Richard:  Well, I want everybody to get up and shout and write articles, send off letters, organise meetings and make sure that we stop proceeding in this way, which is bringing in so much misery to our people.

Viv:  Lord Layard, thanks very much for taking the time to talk to us today.

 

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Topics

Global crisis
Tags
ECB, fiscal policy, austerity

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Has austerity gone too far? The Manifesto for Economic Sense
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Richard Layard explains the Manifesto for Economic Sense

Richard Layard 28 June 2012

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You may have seen the "Manifesto for Economic Sense" which Paul Krugman and I are promoting.1 Our aim is to generate a movement of economists who speak out against policies they know to be wrong. In the end, as we know, it is ideas that rule, and I have been shocked by the ideas that now rule, even inside the heads of my tennis friends.

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Topics:  Macroeconomic policy Politics and economics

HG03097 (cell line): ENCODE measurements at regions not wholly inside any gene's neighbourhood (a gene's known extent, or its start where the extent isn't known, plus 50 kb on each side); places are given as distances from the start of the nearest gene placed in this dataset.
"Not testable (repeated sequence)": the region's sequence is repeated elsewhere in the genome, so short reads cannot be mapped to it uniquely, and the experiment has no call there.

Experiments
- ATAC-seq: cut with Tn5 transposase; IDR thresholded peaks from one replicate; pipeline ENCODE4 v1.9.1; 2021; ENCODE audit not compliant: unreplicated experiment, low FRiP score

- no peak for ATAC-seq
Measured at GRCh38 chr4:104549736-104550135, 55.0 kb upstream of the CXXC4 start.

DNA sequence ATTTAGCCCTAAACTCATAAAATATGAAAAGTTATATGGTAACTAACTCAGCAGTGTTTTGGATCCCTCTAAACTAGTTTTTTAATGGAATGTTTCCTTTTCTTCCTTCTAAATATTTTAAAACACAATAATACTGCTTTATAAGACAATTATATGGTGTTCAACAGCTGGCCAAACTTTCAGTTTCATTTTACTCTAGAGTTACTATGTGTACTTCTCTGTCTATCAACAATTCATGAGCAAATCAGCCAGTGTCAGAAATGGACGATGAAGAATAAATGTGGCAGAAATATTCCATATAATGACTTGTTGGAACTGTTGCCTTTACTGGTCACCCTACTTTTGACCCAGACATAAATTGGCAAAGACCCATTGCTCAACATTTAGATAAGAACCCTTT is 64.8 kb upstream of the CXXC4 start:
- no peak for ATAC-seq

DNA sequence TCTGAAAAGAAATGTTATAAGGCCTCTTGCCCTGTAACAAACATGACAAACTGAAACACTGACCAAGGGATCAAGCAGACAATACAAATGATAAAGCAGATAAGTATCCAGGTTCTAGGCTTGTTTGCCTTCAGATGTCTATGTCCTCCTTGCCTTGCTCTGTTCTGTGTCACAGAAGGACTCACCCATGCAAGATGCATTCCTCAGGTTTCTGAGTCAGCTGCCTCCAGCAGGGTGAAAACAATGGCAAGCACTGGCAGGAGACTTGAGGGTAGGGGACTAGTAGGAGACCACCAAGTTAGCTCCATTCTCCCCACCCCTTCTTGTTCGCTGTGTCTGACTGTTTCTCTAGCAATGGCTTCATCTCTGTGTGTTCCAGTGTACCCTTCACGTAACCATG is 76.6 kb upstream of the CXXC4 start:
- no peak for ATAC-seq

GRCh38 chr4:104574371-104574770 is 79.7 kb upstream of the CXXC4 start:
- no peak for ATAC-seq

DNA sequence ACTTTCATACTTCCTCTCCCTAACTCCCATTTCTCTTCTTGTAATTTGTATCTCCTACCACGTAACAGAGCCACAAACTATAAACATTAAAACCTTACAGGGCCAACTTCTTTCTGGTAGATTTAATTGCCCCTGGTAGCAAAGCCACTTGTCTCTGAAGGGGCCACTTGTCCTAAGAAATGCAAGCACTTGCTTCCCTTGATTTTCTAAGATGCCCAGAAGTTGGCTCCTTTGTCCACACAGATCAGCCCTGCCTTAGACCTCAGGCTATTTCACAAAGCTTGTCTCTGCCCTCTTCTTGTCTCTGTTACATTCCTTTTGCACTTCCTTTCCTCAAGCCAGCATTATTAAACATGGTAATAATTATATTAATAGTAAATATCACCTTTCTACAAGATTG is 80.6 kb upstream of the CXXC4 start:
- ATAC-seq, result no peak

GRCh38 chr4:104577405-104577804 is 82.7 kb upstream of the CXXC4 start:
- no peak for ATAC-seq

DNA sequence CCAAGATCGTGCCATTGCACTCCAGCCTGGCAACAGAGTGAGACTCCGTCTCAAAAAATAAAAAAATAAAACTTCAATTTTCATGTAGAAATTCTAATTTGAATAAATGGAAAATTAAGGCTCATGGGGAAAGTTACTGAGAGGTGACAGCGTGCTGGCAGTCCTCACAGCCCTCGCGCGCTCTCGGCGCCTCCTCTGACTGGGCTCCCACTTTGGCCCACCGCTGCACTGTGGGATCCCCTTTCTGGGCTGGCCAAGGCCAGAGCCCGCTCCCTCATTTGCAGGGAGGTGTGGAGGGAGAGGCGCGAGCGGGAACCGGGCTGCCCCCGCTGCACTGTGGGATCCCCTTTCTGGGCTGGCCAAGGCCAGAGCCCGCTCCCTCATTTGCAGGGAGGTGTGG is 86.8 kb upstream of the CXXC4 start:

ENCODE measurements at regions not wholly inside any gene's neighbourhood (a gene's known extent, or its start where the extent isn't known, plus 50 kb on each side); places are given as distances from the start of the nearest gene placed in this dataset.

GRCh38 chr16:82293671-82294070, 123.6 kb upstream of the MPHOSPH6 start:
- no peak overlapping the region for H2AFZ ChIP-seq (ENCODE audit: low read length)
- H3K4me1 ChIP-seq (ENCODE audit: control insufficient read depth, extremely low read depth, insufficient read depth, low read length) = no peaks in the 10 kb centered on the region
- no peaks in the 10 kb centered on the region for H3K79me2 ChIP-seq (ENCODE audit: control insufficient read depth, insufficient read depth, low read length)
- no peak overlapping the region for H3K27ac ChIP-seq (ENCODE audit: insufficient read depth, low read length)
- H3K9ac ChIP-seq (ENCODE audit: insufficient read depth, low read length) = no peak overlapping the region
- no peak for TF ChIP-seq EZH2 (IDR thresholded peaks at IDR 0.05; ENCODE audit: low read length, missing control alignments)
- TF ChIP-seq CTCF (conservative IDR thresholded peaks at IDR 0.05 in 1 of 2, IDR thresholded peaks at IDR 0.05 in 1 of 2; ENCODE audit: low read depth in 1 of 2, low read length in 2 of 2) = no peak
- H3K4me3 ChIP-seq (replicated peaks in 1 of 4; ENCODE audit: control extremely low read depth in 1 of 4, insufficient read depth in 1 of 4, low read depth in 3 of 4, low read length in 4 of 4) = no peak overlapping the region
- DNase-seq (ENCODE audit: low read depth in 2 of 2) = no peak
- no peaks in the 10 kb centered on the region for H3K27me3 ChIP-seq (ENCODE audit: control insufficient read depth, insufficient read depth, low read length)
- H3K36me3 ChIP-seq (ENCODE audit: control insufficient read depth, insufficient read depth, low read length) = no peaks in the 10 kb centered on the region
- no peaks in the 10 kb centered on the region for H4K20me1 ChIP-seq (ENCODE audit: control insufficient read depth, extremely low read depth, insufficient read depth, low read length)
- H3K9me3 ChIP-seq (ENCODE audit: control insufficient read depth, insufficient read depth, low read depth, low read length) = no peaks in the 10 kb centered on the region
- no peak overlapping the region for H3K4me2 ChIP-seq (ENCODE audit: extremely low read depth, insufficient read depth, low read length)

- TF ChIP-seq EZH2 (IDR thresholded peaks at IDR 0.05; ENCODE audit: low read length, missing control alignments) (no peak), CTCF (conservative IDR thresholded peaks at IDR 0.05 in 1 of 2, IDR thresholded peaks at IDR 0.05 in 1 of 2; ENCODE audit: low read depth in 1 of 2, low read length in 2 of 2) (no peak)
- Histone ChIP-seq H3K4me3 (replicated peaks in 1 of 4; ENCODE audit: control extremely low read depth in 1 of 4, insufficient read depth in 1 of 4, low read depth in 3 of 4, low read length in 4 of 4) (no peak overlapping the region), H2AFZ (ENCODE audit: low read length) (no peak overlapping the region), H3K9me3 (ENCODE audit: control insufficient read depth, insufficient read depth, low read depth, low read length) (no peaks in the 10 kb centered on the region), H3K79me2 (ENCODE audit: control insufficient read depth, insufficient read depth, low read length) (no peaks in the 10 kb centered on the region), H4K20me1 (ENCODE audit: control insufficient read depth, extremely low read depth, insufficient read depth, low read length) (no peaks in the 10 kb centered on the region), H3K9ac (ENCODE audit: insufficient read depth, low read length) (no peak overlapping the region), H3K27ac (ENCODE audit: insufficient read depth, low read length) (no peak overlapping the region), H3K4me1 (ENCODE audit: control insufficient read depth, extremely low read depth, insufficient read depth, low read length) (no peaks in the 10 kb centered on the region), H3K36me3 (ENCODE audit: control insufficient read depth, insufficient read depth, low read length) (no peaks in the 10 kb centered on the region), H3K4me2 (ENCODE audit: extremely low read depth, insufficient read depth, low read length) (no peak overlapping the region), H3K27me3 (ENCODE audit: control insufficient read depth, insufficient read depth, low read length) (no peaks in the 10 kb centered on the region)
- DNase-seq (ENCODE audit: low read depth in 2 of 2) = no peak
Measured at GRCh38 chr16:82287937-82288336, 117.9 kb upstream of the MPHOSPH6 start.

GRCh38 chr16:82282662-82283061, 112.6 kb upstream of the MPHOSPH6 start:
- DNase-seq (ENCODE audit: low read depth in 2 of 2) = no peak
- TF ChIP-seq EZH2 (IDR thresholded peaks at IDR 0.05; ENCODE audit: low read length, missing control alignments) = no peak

Tags:  fiscal policy, austerity, Manifesto for Economic Sense

Rethinking austerity: Introducing a new Vox eCollection

Giancarlo Corsetti 23 June 2012

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Even as the first Vox eCollection is going online, the global economy is being shaken by events ranging from a Chinese economic slowdown to the possibility of a delayed Greek Eurozone exit. The fact that such events can be viewed as dangerous for the world economy as a whole is a powerful testimony to how profoundly fragile are macroeconomies and financial sectors in the mature economies – four and half years after the eruption of the global crisis.

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Topics:  Macroeconomic policy

Tags:  fiscal crises, austerity

Austerity: Too Much of a Good Thing?

Giancarlo Corsetti,

Date Published

Sat, 06/23/2012

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http://www.voxeu.org/index.php?q=node/8121

 

Austerity: Too Much of a Good Thing? 

edited by Giancarlo Corsetti

Published 14 June 2012

Download the PDF of the eBook here.

Tags
Greece, Eurozone crisis, austerity, Vox eCollection; Vox Debates

The impossible hope of an end to austerity

Charles Wyplosz 14 May 2012

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Thanks to French and Greek voters, austerity is finally being debated seriously. Until now, the debate was circumscribed to economists, with the usual Keynesian and anti-Keynesian chapels trading theoretical and empirical arguments over the size and the sign of the multipliers.1 As usual, any prejudice can be buttressed with some research.

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Topics:  EU policies Europe's nations and regions Macroeconomic policy

Tags:  government spending, Eurozone crisis, austerity